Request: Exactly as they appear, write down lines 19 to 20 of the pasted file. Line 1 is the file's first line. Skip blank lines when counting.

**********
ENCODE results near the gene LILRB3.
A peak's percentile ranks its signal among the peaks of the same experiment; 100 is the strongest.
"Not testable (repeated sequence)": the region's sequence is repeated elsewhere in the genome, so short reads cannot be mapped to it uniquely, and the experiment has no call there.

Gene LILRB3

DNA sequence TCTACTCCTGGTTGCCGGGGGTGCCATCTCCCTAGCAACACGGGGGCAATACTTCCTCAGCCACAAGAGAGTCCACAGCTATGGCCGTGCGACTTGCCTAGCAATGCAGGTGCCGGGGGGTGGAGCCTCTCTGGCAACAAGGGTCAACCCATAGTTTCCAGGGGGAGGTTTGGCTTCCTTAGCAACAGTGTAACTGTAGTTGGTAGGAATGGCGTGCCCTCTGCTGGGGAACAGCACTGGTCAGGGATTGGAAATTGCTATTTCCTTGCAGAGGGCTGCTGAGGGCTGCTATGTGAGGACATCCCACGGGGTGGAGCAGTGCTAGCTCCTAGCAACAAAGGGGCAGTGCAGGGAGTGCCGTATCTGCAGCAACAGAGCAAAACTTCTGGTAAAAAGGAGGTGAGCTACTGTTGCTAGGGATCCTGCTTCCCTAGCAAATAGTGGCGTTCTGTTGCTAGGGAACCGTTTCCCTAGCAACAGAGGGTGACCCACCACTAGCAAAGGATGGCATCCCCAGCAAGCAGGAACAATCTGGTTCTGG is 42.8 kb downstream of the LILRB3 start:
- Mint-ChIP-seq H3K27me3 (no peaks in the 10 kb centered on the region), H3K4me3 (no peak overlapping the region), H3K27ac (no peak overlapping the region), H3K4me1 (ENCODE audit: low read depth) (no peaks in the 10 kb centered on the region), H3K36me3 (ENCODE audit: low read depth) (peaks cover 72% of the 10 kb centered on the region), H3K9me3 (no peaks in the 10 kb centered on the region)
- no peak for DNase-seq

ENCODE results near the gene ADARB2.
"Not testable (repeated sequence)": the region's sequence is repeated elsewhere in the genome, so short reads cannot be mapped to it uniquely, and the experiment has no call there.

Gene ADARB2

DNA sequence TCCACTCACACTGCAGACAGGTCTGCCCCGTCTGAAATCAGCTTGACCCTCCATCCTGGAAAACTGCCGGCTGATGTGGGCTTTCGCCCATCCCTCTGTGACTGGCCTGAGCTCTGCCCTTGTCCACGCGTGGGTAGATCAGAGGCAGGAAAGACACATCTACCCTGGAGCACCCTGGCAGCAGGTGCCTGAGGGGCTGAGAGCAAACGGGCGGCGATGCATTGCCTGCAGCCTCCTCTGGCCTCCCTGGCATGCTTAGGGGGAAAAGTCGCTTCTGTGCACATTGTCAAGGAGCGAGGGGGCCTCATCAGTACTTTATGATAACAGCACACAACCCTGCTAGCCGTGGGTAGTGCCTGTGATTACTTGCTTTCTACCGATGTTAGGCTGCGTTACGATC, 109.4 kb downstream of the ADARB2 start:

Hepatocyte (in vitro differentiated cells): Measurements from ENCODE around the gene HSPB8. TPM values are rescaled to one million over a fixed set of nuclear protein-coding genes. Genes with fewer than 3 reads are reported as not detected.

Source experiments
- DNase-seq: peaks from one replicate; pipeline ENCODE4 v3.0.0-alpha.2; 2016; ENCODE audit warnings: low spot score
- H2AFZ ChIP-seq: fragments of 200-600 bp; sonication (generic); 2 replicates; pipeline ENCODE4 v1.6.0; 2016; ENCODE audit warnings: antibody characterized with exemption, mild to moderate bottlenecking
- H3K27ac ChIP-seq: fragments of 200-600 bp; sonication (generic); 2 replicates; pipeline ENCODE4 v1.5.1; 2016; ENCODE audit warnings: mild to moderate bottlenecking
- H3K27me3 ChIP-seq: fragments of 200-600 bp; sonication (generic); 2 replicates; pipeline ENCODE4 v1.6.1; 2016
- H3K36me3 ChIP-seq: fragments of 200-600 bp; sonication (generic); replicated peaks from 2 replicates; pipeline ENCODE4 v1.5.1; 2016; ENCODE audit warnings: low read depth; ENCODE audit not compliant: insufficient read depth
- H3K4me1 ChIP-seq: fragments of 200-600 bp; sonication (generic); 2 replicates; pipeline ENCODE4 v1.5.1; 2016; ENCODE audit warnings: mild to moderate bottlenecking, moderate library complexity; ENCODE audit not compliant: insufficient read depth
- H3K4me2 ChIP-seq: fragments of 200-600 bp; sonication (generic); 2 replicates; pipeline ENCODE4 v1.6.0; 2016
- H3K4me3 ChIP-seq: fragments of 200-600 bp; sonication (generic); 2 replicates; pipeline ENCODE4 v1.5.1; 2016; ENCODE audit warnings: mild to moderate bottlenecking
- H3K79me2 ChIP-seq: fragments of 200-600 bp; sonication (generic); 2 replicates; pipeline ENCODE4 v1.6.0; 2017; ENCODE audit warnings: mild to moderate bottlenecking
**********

- H3K4me1 ChIP-seq: fragments of 200-600 bp; sonication (generic); 2 replicates; pipeline ENCODE4 v1.5.1; 2016; ENCODE audit warnings: mild to moderate bottlenecking, moderate library complexity; ENCODE audit not compliant: insufficient read depth
- H3K4me2 ChIP-seq: fragments of 200-600 bp; sonication (generic); 2 replicates; pipeline ENCODE4 v1.6.0; 2016